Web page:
What would a government policy look like that encouraged U.S. manufacturing? Then, what would a policy look like that encouraged manufacturing jobs? These are two different questions.
Manufacturing activity remains strong. Per the Federal Reserve, durable goods industrial production is at an all-time high. Per the Bureau of Labor Statistics, this activity is creating jobs—500,000 manufacturing jobs since 2010.
And yet, that jobs figure isn’t all that impressive. First, choosing 2010 as the reference stacks the deck. That was the lowest year for manufacturing employment of the last 70. Second, this rate of growth is tepid. If we continue at this rate, it will take until 2020 to regain the manufacturing employment we had merely in 2008.
To be sure, one of the constraints impeding manufacturing job growth is the struggle to fill skilled positions in key areas—CNC machining, for example. However, across manufacturing in general, the larger issue is that manufacturers now have enough ways to reduce or replace labor that manufacturing activity no longer directly and certainly produces manufacturing jobs.
Elected officials seem not to recognize this yet. In his most recent State of the Union address, for example, the President lauded the opening of the National Additive Manufacturing Innovation Institute in Ohio. As well he should: Many would argue that helping manufacturers explore technology is a valuable role for government. Yet the President went on to say that institutes such as this one would serve as seeds for “global centers of high-tech jobs.”
That is an interesting claim. It is particularly so in regard to additive manufacturing. By merging what would have required separate components or even separate companies into a single build cycle, additive manufacturing promises to reduce the role of labor. While it will lead to additive-manufacturing-focused jobs, its long-term effect on manufacturing employment might be negative.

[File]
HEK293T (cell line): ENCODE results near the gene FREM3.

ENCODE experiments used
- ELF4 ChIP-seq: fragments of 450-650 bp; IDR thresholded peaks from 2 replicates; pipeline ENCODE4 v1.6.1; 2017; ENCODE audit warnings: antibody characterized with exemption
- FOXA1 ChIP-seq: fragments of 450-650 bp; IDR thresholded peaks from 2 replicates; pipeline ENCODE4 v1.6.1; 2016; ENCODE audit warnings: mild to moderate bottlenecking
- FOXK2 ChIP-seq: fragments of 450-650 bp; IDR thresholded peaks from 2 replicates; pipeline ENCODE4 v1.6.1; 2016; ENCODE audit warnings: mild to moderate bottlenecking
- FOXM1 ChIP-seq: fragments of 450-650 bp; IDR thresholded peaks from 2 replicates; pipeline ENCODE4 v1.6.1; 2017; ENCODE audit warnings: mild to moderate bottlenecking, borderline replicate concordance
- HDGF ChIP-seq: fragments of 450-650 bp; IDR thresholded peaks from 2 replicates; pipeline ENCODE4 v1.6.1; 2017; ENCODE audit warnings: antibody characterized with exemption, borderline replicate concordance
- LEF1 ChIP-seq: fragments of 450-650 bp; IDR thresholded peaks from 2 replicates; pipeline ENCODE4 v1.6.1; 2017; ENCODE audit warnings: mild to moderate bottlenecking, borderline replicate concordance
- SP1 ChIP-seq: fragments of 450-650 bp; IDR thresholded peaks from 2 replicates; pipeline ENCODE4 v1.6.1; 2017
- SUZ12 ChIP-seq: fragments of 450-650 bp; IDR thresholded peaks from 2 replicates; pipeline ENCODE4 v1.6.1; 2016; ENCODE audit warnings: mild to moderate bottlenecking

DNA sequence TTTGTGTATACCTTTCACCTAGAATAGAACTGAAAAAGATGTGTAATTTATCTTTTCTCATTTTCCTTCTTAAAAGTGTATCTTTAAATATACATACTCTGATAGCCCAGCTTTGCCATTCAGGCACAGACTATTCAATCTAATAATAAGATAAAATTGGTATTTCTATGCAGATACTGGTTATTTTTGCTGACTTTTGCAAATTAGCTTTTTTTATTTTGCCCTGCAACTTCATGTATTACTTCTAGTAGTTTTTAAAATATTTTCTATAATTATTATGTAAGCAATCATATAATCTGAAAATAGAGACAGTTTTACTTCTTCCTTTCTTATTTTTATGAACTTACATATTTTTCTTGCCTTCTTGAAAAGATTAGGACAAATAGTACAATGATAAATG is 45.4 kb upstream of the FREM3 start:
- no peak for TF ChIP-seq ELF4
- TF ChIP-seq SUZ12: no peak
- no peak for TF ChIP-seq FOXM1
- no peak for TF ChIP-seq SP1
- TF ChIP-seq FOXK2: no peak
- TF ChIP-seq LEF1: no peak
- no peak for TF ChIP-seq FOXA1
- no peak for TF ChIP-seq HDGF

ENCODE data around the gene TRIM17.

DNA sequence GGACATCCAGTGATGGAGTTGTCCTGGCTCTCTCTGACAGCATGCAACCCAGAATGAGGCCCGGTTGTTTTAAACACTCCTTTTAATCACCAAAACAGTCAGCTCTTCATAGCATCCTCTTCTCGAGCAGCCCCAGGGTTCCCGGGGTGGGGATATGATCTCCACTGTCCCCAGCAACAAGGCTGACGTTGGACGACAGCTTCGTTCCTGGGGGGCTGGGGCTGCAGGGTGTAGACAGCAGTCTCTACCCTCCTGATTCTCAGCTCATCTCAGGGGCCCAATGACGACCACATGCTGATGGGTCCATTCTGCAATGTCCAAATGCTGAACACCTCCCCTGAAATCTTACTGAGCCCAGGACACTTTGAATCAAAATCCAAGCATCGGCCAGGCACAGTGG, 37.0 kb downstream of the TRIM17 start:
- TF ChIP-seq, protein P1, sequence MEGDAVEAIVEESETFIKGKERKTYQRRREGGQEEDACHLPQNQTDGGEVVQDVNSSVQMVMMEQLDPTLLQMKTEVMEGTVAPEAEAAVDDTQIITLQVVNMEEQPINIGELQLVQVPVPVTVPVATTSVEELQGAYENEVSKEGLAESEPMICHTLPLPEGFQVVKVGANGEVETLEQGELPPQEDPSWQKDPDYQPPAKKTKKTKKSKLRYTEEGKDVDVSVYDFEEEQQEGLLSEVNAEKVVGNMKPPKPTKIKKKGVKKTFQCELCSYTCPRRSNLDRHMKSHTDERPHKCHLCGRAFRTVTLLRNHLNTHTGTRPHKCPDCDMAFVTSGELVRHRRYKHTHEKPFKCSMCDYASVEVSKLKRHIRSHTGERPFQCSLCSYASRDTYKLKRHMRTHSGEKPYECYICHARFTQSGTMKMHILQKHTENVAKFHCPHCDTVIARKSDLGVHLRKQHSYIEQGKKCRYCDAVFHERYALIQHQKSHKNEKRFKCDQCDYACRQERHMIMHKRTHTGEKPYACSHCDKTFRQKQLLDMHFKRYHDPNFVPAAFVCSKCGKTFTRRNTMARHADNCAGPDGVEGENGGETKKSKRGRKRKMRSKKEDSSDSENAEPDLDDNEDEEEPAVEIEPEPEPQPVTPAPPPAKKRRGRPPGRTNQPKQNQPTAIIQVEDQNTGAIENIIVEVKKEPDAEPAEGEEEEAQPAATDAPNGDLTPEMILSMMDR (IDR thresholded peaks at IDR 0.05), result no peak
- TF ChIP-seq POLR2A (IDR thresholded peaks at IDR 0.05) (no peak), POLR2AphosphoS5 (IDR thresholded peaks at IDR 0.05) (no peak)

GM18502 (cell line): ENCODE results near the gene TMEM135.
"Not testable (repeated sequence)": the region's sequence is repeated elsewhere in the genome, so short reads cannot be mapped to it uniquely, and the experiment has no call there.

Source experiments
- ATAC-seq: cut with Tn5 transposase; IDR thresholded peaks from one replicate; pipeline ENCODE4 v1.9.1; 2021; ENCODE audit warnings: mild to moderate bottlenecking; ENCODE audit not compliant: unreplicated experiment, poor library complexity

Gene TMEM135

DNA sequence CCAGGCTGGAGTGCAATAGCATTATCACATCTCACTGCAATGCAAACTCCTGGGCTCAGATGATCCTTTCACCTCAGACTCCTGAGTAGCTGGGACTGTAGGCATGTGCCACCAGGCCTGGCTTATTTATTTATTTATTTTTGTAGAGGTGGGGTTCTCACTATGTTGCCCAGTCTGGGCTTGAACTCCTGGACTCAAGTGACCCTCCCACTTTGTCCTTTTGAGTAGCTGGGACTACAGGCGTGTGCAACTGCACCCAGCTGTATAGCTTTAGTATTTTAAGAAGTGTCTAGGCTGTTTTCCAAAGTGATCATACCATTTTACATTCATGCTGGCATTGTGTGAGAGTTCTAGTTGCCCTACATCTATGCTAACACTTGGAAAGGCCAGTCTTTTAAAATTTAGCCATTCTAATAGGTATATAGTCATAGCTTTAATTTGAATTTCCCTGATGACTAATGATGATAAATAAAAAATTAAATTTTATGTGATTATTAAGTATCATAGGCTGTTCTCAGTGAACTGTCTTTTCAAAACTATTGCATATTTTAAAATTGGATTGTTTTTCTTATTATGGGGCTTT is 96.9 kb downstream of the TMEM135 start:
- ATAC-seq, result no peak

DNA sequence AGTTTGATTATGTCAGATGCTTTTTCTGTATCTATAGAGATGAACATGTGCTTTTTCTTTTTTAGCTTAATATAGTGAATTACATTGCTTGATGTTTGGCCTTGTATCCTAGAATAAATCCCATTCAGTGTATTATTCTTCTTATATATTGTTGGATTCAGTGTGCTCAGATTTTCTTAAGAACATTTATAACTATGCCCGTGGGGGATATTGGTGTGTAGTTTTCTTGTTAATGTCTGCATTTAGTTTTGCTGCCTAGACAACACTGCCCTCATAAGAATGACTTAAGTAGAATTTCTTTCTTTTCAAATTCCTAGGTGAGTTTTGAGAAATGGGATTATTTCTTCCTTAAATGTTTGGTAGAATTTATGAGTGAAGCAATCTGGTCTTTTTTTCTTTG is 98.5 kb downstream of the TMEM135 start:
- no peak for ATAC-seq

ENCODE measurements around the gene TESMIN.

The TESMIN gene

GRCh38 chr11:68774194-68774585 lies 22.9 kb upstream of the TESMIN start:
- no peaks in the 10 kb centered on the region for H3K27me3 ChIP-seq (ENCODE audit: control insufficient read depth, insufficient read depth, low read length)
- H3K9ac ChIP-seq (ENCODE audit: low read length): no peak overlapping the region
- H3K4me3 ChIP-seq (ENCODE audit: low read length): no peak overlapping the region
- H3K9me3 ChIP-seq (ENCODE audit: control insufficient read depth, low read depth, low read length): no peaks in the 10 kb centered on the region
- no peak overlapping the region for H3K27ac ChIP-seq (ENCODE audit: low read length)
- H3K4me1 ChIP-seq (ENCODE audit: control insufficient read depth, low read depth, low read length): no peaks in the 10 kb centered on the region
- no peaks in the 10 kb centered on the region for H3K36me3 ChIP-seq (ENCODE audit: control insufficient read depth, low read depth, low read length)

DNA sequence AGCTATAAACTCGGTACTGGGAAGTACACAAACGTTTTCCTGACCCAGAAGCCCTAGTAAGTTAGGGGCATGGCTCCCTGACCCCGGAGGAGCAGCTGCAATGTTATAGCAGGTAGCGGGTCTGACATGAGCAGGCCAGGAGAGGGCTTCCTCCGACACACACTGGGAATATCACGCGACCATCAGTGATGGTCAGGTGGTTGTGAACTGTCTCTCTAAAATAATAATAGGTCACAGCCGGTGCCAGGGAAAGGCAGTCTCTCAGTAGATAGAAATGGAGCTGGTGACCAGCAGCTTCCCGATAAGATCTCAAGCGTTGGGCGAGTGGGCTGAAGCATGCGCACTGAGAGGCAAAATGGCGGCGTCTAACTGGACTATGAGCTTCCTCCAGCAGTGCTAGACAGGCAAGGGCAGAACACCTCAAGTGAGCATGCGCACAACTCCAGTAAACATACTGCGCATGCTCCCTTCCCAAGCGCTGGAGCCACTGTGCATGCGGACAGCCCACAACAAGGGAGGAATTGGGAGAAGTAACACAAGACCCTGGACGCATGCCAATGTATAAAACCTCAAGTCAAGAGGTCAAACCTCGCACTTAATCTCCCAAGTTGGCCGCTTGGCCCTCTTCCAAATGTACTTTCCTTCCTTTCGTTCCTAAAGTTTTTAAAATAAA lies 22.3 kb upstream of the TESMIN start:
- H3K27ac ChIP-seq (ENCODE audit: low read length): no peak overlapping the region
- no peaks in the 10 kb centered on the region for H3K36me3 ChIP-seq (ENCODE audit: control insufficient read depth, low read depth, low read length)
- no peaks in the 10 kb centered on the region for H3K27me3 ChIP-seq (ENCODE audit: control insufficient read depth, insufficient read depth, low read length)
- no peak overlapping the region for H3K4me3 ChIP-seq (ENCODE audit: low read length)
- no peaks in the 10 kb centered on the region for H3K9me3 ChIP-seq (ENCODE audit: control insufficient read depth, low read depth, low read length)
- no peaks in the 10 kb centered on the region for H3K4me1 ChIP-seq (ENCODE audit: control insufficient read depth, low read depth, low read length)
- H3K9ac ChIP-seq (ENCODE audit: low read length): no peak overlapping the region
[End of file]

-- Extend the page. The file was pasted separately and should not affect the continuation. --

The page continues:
But again, that’s manufacturing jobs. The effect on employment overall is a different matter, and this is the important point. Because manufacturing is wealth creation and because that wealth will seek a purpose, the advance of U.S. manufacturing will create opportunities—including some new jobs in manufacturing, plus many new jobs in unrelated fields.
I think the elected officials want something more concrete than this. They want factories, perhaps. Support for manufacturing, in the popular view, ought to blossom into the sort of crowded factories that once were synonymous with manufacturing. While we still do have factories today, rarely are they as teeming with employees as they once were. Today, the link between manufacturing and manufacturing jobs is no longer rigid, because too much manufacturing value-creation now comes from small groups overseeing remarkably productive machines.
And that’s great. The jobs attached to these machines are much less likely to be sent to other places in search of lower cost. For this reason, we ought to help elected officials look past the factory fallacy to see the rich, society-wide value of supporting manufacturing today. If our choice is between a “manufacturing jobs” policy and a “manufacturing” policy, then I’ll take manufacturing.
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